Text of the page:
Orioles agree with Gausman on $5.6 million deal, have all arbitration-eligible players signed

Baltimore Orioles starting pitcher Kevin Gausman talks about preparing for the season and the youth of the pitchers at sping training. (Lloyd Fox, Baltimore Sun video)

SARASOTA, FLA. — Orioles right-hander Kevin Gausman arrived at the Ed Smith Stadium complex Tuesday morning prepared to leave Sarasota for Phoenix to attend his arbitration hearing Wednesday. But just hours later, the club agreed to terms with its final unsigned arbitration-eligible player.

Gausman, the last of seven arbitration-eligible Orioles to come to terms, agreed to a one-yeard, $5.6 million deal for 2018 in his second of four arbitration-eligible seasons as a Super 2 qualifier. He made $3.45 million last season.


He said earlier Tuesday that he hoped his contract would be resolved before the hearing.

"I think there's definitely a chance of that happening," Gausman said. "We'll see in the next couple of hours. If not, I'll be getting on the plane here soon. We'll try and get something done."


The Orioles report to spring training Tuesday with a host of questions about their current and future roster.

The salary figures filed by him and the club were less than $1 million apart, so it appeared likely that a compromise would be made. Gausman, 27, filed for a $6.225 million salary and the team filed at $5.3 million.

"I kind of went through last offseason, too," Gausman said. "Last offseason, it came down to I think the day before I was going to leave, and just kind of doing the same thing now. I got two more of these, and honestly, I'm kind of happy that it hasn't been just smooth sailing the whole time. I guess it's just part of the business, though."

The Orioles have doled out $17.555 million in raises to their arbitration-eligible players — infielder Manny Machado ($16 million), closer Zach Britton ($12 million), reliever Brad Brach ($5.165 million), infielder Tim Beckham ($3.35 million) and catcher Caleb Joseph ($1.25 million) agreed to deals on the day figures were to be exchanged before second baseman Jonathan Schoop agreed to an $8.5 million deal a week ago.

The Orioles pitcher Perci Garner talks about being signed. (Lloyd Fox, Baltimore Sun video)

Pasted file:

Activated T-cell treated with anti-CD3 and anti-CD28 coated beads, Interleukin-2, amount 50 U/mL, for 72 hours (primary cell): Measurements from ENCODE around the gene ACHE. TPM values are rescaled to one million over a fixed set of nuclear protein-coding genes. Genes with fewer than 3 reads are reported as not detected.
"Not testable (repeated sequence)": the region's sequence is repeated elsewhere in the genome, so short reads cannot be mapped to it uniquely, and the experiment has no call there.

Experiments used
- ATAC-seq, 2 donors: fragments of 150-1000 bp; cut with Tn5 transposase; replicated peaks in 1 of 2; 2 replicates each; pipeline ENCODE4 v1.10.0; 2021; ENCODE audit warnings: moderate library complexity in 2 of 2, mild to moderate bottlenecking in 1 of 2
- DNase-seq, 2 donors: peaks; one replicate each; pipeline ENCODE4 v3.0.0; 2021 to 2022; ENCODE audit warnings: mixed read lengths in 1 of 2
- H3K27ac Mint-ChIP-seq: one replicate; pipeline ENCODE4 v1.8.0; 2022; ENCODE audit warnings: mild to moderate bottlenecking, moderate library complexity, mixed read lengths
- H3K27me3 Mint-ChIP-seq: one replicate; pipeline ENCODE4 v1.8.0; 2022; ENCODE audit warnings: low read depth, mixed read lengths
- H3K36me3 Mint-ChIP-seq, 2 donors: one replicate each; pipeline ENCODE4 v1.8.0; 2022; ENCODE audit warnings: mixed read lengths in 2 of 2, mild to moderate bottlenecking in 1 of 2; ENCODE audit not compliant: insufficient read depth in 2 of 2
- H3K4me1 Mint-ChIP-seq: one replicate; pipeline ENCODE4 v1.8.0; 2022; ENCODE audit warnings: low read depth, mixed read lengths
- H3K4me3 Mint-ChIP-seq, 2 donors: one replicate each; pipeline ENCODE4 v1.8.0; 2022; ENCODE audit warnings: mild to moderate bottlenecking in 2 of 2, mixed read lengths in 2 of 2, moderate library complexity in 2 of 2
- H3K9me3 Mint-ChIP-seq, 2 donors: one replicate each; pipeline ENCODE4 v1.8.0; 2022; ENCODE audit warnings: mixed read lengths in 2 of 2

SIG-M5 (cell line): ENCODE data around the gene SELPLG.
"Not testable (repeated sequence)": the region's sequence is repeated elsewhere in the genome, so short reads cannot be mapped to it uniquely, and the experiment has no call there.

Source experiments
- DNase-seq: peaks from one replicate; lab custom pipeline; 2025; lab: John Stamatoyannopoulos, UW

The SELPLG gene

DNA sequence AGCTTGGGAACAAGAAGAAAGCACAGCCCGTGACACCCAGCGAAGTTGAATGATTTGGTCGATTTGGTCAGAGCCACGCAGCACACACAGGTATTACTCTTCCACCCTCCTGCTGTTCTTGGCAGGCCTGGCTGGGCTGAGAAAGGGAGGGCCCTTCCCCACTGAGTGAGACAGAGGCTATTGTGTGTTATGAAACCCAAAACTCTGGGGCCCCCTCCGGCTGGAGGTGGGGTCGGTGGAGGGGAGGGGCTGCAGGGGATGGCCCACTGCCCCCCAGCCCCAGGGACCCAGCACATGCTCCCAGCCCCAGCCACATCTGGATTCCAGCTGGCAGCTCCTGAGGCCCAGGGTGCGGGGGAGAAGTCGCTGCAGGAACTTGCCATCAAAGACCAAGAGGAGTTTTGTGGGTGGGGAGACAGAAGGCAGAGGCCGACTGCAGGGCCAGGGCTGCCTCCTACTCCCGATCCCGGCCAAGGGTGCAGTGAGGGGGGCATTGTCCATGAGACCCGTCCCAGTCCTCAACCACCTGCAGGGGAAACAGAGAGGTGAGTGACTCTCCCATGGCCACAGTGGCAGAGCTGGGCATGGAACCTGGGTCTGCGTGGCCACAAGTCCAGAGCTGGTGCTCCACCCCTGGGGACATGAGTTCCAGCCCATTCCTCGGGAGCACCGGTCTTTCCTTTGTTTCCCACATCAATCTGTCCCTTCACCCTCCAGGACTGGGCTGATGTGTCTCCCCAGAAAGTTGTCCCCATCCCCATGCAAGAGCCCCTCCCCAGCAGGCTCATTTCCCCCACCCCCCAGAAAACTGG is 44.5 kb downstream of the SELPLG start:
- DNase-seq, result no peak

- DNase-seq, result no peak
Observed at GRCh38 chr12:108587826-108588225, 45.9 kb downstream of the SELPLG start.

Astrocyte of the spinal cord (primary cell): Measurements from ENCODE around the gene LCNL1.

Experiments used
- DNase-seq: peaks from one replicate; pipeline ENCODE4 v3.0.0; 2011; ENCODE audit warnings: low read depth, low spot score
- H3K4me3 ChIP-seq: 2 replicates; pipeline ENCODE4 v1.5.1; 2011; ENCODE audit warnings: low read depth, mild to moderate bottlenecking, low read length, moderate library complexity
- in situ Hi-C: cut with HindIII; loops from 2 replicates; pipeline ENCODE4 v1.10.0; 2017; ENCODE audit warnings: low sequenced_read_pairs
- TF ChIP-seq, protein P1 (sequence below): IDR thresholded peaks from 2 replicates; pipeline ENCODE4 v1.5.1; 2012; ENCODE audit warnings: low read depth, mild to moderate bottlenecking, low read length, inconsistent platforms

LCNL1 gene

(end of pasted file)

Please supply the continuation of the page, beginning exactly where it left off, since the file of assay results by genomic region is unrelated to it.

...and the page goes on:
Garner getting going

Nonroster invitee Perci Garner, who will compete for a bullpen spot in spring training, had offseason surgery to repair a small tear in his left meniscus, but said it shouldn't prevent him from competing this spring at full strength.

"It's going really well," Garner said. "I'm glad I came down here a little early. Got some rehab in. Had a physical therapist back home, but they have more resources here, so recovery has been a lot better."

Garner had surgery Dec. 7, which delayed his normal offseason throwing routine, but the 29-year-old said he still already has two bullpens under his belt as of Tuesday.

"Usually I would have started throwing like the second week of December, but I didn't start throwing until like Jan. 17, I believe, so I'm a little bit behind," he said.

Garner is one of 35 pitchers in big league camp, so he might be a long shot to make the team out of spring training, but he's looking forward to the opportunity to establish himself with a new organization. Garner — who landed on the disabled list twice last year pitching in the Cleveland Indians organization, was designated for assignment and re-signed to a minor league deal — chose to sign with the Orioles over a minor league offer from the Pittsburgh Pirates. Garner had a 4.82 ERA in 9 1/3 major league innings with the Indians in 2016, but didn't reach the majors last season.

One lesson the Orioles have drawn from recent seasons is that multiyear contracts for starters are too risky.

"It really came down to two teams and the Orioles, they just seemed like they really liked me and wanted me and wanted what was best for me, and not just to sign another guy," said Garner, the Philadelphia Phillies' 2010 second-round draft pick. "I was really interested, and the fact that they were interested in me, and I knew some guys here and I've heard some things about the organization. I got to speak with Dan Duquette and I liked the way he handled our conversation."

Around the horn

Among the position players who have already arrived at camp in advance of the team's first full-squad workout Monday are center fielder Adam Jones, infielder Tim Beckham and outfielder Anthony Santander. … Caleb Joseph assumed the locker given to the team's starting catcher in the Orioles clubhouse, one that had previously belonged to Matt Wieters and Welington Castillo. … Even though there were several empty lockers next to some veterans' lockers inside the Orioles clubhouse, some players were assigned to the auxiliary clubhouse, including all three Rule 5 draft picks — pitchers Nestor Cortes Jr., Pedro Araujo and José Mesa — and nonroster invitees Ryan Mountcastle, Éngelb Vielma, Erick Salcedo and Garabez Rosa. … The Orioles will conduct their first pitchers and catchers workout Wednesday afternoon after physicals are completed in the morning.

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